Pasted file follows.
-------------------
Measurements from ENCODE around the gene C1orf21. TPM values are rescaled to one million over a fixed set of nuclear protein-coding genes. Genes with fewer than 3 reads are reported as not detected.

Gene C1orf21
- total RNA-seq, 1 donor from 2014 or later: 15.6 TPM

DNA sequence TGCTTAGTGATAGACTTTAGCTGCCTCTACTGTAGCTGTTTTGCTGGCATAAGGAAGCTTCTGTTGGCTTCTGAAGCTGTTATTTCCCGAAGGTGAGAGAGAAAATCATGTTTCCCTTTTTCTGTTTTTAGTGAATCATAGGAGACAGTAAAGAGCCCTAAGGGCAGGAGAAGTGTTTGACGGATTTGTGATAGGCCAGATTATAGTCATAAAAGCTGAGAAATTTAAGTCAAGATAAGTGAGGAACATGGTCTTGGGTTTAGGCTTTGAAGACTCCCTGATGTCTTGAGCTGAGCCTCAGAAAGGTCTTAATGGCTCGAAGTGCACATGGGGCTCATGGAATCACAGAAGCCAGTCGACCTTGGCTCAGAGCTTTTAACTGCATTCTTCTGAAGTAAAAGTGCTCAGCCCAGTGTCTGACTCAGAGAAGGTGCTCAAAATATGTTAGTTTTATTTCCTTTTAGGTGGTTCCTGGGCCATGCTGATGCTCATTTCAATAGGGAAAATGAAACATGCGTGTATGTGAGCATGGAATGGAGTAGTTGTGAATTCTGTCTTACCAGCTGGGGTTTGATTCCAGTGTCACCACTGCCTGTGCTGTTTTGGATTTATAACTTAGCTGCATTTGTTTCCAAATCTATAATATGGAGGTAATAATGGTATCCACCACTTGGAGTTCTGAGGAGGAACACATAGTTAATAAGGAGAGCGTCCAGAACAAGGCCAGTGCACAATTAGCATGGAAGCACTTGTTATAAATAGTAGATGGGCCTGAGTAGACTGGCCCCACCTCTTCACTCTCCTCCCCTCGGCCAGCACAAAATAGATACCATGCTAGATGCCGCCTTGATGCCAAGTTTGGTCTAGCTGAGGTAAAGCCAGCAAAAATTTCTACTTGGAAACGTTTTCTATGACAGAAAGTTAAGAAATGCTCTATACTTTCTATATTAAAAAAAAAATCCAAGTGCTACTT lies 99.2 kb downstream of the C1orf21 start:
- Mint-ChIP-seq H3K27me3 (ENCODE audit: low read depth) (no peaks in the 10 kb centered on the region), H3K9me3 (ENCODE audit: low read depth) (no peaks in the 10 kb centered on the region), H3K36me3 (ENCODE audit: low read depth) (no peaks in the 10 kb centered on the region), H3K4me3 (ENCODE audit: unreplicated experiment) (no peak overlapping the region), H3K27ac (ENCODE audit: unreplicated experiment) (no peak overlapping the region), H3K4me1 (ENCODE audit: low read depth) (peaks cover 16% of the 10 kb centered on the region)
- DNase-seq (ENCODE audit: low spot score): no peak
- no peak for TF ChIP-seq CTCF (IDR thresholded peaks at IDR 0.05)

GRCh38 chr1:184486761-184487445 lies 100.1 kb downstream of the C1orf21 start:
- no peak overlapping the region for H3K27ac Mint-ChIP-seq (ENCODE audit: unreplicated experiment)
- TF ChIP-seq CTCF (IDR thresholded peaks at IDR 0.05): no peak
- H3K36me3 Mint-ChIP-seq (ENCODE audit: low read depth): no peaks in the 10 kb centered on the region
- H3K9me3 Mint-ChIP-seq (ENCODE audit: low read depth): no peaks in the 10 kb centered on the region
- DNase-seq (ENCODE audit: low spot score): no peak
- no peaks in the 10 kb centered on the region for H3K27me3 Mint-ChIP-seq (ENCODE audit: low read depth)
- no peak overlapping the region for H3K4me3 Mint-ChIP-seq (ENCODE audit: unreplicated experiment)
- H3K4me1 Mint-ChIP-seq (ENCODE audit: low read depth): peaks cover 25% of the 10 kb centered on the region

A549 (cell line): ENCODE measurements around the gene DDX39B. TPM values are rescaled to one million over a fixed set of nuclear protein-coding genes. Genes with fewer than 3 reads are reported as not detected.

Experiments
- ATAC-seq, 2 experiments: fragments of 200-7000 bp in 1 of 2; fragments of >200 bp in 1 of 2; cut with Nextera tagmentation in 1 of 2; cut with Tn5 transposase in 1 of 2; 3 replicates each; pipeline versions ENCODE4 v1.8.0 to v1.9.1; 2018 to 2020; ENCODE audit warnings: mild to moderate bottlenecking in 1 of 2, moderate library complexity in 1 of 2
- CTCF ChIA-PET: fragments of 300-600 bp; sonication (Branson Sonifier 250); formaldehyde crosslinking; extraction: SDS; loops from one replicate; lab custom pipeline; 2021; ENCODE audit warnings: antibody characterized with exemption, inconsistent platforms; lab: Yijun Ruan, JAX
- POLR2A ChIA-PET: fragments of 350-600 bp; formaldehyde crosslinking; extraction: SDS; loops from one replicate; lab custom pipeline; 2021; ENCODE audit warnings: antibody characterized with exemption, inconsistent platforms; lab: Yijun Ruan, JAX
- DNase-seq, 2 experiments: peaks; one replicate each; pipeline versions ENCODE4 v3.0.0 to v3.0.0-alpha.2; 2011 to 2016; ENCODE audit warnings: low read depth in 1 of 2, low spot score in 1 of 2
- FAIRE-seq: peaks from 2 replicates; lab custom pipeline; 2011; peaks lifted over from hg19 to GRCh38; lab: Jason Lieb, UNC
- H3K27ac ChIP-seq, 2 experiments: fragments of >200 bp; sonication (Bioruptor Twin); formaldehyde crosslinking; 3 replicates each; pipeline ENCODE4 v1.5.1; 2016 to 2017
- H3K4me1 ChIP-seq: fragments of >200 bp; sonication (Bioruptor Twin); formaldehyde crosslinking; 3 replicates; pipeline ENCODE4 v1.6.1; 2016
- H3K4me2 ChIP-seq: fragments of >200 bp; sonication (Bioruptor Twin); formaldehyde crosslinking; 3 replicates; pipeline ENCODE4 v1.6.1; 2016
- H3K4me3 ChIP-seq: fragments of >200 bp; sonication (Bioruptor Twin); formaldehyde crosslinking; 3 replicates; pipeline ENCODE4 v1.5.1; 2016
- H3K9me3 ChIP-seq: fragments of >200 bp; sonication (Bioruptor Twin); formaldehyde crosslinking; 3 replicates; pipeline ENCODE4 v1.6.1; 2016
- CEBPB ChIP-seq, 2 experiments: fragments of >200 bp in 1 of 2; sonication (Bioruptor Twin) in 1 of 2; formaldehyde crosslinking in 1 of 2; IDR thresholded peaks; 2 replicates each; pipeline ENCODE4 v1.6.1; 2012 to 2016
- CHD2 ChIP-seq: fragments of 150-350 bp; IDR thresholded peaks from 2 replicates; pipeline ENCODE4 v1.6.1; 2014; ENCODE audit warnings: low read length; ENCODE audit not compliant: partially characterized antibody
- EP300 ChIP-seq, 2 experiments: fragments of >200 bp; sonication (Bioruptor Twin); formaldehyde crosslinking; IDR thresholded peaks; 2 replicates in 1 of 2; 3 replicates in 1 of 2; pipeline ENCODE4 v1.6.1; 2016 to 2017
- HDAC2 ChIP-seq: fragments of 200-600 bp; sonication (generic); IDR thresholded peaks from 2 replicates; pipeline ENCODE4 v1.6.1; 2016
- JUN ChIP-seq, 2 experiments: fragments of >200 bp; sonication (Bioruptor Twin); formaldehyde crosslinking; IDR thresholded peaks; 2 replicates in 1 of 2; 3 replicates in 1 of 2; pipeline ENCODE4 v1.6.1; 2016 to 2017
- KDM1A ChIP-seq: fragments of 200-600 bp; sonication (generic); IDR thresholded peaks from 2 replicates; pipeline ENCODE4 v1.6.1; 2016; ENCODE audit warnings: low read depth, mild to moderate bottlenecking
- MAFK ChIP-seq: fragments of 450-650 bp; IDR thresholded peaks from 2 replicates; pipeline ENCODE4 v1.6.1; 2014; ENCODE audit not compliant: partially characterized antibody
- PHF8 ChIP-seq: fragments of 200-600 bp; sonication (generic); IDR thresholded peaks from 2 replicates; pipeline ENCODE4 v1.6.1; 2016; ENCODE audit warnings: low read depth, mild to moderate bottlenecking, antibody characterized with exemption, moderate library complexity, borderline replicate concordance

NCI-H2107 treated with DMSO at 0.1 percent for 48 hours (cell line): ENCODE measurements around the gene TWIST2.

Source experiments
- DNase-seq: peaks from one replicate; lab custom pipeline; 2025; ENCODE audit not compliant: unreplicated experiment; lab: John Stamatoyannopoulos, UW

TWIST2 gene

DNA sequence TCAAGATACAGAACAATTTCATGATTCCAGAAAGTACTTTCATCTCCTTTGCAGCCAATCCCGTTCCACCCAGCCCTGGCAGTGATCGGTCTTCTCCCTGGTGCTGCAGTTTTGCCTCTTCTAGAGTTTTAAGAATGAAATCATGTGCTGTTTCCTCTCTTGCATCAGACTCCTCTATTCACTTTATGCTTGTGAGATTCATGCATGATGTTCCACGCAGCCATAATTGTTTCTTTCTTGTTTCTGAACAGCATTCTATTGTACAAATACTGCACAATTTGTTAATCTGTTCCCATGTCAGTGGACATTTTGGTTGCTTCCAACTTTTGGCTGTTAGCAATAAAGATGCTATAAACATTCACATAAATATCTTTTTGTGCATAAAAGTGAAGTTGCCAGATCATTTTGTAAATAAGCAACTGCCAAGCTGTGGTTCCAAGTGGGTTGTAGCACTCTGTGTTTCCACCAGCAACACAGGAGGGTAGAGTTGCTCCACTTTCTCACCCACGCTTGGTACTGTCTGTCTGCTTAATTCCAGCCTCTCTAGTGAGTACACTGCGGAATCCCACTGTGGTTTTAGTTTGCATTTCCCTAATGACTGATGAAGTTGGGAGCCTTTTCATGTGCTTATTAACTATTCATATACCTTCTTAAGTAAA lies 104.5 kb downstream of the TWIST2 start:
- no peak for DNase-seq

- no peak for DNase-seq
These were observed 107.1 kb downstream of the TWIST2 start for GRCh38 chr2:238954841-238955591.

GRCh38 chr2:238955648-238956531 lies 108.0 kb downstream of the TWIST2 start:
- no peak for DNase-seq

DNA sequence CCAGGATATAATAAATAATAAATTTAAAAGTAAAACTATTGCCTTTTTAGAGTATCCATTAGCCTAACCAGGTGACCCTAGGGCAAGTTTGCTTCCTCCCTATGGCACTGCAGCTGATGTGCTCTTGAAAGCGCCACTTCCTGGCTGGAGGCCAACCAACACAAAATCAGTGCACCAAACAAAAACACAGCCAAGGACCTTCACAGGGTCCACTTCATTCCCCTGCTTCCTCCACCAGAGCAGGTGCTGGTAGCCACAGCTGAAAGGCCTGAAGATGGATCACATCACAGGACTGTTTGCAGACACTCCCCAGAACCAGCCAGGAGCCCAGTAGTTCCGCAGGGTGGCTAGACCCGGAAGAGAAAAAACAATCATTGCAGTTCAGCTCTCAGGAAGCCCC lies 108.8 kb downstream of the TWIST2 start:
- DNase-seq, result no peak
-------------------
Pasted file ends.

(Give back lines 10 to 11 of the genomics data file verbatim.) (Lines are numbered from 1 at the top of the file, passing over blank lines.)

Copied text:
- TF ChIP-seq CTCF (IDR thresholded peaks at IDR 0.05): no peak
- H3K36me3 Mint-ChIP-seq (ENCODE audit: low read depth): no peaks in the 10 kb centered on the region